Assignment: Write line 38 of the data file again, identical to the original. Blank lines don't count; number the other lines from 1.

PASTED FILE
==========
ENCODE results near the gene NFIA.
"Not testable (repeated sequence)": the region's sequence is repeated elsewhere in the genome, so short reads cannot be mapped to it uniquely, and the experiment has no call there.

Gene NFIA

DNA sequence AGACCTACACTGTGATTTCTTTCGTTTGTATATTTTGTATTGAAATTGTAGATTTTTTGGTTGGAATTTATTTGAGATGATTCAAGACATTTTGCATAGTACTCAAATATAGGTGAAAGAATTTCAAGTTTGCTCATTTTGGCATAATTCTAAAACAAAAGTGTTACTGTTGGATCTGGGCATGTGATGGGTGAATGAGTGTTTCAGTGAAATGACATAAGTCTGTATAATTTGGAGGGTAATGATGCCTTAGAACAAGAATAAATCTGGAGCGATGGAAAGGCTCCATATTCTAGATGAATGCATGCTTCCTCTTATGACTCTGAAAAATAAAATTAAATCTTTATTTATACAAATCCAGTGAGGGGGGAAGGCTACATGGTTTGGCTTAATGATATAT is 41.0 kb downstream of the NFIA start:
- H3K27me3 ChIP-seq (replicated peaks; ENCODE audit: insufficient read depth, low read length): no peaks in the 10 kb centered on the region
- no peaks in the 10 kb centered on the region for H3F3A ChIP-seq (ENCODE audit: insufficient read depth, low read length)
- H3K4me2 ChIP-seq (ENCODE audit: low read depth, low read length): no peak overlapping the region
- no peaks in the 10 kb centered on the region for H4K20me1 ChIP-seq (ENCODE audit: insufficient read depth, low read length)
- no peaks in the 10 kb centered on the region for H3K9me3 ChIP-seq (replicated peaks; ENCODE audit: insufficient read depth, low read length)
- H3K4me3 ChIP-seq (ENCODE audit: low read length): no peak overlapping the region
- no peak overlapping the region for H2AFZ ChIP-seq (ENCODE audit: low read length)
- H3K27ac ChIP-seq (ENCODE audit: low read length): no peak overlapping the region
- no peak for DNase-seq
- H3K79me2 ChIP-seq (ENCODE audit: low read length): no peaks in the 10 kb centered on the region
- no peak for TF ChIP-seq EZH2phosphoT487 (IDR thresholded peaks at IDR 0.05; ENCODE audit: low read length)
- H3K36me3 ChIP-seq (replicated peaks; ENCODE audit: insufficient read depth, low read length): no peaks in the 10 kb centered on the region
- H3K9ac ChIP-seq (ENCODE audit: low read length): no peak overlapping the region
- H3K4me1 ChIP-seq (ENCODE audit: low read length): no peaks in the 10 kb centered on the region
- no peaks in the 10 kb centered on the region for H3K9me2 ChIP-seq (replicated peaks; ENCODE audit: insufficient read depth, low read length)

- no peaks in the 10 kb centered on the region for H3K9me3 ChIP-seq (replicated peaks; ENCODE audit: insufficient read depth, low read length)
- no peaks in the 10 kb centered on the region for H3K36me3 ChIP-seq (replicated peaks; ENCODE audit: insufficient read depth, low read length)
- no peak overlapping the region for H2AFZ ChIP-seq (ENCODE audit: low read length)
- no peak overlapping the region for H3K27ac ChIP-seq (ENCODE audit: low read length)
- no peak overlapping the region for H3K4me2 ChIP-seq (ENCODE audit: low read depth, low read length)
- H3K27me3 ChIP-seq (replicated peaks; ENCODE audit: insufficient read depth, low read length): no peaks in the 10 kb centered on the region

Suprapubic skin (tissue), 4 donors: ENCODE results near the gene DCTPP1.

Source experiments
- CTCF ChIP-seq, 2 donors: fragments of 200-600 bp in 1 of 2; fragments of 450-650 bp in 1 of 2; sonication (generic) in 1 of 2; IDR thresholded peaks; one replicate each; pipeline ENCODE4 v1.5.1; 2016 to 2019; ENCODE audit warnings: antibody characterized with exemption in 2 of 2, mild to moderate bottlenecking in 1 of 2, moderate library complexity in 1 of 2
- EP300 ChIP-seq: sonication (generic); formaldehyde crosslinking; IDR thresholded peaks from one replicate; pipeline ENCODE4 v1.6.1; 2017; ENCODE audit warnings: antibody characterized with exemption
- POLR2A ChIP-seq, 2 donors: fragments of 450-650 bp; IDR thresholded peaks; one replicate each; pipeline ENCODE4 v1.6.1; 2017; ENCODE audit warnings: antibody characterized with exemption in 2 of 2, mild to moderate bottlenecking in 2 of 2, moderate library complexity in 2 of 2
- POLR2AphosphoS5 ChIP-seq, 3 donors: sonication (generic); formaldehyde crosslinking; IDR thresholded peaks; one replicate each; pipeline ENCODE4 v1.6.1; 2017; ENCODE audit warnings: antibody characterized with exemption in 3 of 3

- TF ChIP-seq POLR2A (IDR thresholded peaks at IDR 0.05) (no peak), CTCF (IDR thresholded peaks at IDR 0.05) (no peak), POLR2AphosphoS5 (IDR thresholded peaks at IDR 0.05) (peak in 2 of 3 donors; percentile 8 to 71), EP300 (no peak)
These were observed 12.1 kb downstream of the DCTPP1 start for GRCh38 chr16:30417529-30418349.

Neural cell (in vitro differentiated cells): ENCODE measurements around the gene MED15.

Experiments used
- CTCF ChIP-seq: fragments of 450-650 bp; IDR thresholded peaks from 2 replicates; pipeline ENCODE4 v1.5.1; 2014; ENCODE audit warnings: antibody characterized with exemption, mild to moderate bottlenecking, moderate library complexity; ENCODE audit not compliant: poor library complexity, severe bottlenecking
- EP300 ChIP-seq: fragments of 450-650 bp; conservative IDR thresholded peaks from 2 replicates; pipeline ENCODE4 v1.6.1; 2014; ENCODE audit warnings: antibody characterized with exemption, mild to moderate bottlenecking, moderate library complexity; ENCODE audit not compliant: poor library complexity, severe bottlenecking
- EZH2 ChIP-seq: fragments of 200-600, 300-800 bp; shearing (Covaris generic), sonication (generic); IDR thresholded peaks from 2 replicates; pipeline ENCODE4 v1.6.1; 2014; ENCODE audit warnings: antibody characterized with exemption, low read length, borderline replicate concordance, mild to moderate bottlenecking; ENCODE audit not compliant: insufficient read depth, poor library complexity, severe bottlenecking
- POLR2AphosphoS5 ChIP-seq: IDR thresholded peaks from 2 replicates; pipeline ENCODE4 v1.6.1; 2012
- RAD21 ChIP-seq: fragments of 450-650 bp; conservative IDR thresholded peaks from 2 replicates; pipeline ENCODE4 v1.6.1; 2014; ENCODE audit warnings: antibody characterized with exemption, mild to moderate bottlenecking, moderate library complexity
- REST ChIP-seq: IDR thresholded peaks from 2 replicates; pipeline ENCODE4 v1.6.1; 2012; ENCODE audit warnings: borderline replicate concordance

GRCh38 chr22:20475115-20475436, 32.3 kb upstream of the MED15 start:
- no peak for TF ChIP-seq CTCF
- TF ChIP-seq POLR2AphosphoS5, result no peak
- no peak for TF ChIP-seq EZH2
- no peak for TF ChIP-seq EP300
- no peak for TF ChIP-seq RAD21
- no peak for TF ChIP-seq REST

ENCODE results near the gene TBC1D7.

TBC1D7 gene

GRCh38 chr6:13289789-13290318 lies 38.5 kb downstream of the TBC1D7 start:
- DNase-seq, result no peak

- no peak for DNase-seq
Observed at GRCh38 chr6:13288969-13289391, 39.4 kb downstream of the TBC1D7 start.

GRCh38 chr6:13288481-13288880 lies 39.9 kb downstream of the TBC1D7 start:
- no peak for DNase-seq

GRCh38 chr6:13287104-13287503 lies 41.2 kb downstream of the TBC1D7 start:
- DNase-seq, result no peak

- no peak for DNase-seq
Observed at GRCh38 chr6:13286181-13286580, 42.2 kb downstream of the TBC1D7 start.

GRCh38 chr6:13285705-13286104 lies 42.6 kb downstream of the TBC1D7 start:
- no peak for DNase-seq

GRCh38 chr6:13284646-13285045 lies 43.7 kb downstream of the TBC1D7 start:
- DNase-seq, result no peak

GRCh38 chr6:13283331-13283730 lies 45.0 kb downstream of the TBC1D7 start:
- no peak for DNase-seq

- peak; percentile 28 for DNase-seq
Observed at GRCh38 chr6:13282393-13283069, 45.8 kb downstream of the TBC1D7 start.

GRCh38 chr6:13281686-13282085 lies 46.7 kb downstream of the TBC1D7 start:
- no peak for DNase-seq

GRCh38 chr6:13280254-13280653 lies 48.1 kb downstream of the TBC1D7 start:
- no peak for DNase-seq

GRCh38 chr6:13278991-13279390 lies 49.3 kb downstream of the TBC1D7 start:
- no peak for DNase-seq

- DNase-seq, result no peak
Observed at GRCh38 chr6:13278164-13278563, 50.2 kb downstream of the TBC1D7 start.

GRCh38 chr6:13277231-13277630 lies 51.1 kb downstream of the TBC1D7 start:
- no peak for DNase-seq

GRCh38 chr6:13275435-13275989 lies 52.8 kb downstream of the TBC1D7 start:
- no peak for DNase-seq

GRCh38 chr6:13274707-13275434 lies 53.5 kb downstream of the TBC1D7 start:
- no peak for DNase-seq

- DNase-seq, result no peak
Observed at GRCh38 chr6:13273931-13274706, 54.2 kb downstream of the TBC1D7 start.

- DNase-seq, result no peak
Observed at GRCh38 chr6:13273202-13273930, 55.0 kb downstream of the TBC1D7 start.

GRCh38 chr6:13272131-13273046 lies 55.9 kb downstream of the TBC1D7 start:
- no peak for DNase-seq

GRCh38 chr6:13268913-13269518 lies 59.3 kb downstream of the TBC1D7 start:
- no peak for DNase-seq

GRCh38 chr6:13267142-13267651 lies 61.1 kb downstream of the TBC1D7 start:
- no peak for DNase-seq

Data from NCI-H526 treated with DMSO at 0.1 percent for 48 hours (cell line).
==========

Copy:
- EZH2 ChIP-seq: fragments of 200-600, 300-800 bp; shearing (Covaris generic), sonication (generic); IDR thresholded peaks from 2 replicates; pipeline ENCODE4 v1.6.1; 2014; ENCODE audit warnings: antibody characterized with exemption, low read length, borderline replicate concordance, mild to moderate bottlenecking; ENCODE audit not compliant: insufficient read depth, poor library complexity, severe bottlenecking